The HK HUB Startup Insurance Guide

Does your startup have appropriate insurance cover? What are the legal requirements for business insurance in Hong Kong? CCW Global Insurance Brokers give us the lowdown on insurance for startup businesses.

23 Mar 2017 — By Michael Lamb / The HK HUB / Work
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If you’re so busy managing and growing your business that just the thought of spending time researching business insurance policies makes you break out in a cold sweat, we’re here to help. This guide to insurance for startups and small businesses covers the key points that business owners need to know and will help you to navigate the local insurance market.

Businesses in Hong Kong have a range of different options when it comes to their corporate insurance. From mandatory coverage to optional policies that can be vital in an emergency situation, it can be difficult to understand what, exactly, is needed for your company. Let’s start with the legal requirements.

 

Employee’s Compensation Insurance – It’s the Law

The only form of mandatory insurance coverage businesses in Hong Kong are required to purchase is Employee’s Compensation Insurance (also known as EC Insurance) that will protect the business in the event that an employee injuries themselves in the normal course of their employment.

Under chapter 282 of the Laws of Hong Kong all employees, whether full-time or part-time, are to be protected by an EC insurance policy which will compensate the worker should they suffer from an injury or occupational disease while “on the job.”

This type of policy can be extremely basic, or be expanded to include benefits for coverage like critical illness provisions and office contents protection, but will generally be priced based on the number of employees working at a company and those employees’ salaries.

However, many startup companies tend to operate out of a home office during their early trading days and there is a reluctance on the part of many Hong Kong insurance companies to offer EC coverage in “work from home” scenarios. This is mainly due to the difficulty in determining whether an accident is occurring on a professional or domestic basis.

The route to coverage for businesses that are operating from a private residence (and not in a commercial property) can be slightly protracted, but the gist of it is this: businesses which have been declined coverage from at least 3 different locally based insurers can apply to receive EC protection via the government run Employees’ Compensation Insurance Residual Scheme Bureau. In fact, if you have been unable to successfully obtain EC insurance coverage from a general insurance coverage you will have to purchase your EC plan through the government – you really have no other choice.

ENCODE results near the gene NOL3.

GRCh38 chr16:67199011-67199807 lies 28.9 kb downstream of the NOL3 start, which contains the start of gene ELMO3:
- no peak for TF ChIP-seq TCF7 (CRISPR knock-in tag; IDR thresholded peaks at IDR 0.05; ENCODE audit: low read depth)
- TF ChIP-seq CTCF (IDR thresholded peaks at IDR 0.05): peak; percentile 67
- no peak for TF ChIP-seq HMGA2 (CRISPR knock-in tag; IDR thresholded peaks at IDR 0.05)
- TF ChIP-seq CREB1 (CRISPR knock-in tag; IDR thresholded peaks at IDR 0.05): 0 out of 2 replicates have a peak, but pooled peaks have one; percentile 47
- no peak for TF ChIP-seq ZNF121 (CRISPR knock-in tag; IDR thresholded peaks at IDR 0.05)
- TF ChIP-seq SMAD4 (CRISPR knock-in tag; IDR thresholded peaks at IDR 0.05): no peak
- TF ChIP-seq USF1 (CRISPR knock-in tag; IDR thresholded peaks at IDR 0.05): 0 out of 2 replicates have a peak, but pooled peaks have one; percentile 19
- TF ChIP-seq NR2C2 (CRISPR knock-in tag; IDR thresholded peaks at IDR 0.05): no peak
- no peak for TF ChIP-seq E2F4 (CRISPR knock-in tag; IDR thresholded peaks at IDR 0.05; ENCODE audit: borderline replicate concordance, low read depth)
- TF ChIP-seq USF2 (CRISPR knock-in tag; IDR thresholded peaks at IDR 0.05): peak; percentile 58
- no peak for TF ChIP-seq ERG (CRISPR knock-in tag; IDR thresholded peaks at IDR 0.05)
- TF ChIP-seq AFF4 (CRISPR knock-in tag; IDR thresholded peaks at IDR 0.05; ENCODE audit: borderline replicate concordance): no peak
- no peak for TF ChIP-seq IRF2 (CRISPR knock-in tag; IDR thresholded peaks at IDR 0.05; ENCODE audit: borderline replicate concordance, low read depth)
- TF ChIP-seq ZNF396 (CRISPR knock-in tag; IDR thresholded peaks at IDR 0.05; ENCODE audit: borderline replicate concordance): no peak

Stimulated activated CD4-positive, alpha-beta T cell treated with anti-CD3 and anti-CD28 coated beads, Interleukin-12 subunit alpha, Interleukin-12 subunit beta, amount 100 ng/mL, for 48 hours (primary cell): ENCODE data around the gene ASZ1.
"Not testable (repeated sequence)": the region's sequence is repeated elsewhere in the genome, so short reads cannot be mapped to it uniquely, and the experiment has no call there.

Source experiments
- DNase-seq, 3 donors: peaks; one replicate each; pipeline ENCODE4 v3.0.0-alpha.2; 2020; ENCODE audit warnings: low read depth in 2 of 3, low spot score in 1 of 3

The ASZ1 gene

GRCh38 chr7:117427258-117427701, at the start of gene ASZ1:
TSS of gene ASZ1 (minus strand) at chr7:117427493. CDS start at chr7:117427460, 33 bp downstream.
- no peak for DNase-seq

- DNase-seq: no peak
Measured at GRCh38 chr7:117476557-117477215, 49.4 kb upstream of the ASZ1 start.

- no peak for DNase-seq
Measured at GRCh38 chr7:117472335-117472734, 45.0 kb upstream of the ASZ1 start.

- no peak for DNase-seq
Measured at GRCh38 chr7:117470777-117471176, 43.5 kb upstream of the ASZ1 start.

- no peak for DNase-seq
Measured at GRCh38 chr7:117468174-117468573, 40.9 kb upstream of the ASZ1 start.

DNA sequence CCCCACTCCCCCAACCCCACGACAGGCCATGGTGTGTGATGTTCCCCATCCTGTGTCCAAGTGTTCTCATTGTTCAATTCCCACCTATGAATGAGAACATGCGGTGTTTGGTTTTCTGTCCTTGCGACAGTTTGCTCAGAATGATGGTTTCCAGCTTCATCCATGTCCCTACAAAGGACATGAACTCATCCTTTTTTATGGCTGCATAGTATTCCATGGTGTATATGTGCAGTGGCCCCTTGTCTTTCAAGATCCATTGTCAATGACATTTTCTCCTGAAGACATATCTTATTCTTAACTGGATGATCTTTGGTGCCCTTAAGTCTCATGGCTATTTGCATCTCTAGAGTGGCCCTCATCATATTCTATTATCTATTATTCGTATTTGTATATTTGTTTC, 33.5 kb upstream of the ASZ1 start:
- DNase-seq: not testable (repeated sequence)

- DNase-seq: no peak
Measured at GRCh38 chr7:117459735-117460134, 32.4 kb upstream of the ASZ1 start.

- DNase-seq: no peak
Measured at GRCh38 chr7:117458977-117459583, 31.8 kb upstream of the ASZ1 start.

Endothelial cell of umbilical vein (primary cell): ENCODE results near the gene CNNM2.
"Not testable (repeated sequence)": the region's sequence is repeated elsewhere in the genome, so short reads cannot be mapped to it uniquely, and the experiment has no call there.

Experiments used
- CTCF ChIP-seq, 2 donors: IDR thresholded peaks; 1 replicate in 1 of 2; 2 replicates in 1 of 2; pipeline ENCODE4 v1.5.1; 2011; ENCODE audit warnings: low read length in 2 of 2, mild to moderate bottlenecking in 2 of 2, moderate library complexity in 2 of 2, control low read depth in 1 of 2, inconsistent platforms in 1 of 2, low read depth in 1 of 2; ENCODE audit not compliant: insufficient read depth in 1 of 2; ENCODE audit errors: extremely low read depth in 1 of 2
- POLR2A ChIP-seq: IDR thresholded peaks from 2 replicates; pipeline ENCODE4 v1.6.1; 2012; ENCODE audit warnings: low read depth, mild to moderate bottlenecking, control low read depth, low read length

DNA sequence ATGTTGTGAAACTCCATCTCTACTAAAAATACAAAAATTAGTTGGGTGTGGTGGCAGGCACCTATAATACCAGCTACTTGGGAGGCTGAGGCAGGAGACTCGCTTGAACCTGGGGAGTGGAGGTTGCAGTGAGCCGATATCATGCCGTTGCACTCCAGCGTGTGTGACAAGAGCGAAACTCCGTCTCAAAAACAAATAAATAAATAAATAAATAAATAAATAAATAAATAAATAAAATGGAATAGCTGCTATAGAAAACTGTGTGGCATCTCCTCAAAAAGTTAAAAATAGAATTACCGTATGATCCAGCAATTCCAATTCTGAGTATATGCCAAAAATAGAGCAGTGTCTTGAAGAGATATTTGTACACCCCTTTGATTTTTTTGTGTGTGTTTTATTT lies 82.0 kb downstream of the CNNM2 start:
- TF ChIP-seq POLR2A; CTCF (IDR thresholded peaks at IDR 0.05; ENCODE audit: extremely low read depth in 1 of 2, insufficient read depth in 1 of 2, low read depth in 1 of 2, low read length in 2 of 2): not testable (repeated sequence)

When you successfully obtain an Employee’s Compensation Insurance policy (whether through the government or a private insurer) you will be given a Certificate of Insurance (CI). This certificate is a red and white document which should be displayed in your office at all times. It is important to display it because the labour department will conduct random spot checks on businesses to ensure that the coverage is in place, and failure to hold a valid certificate or not displaying suitable proof of coverage can mean a fine of up to HK$100,000 and imprisonment for two years.

EC insurance is an annually renewal policy, and you should update your coverage each year if you employ more workers or your existing staff have a change in salary.

 

Office Contents Insurance – Staff and Assets Protected Together

A majority of general insurance companies in Hong Kong provide comprehensive office contents or shop insurance packages. Generally these products do exactly what they say on the tin, and will insure your business’ contents against theft, loss, or accidental damage.

As mentioned above, it is actually possible to package your office contents insurance and employee’s compensation insurance coverage into a single policy, giving you maximum flexibility and convenience in that you only have a single type of insurance to deal with each year.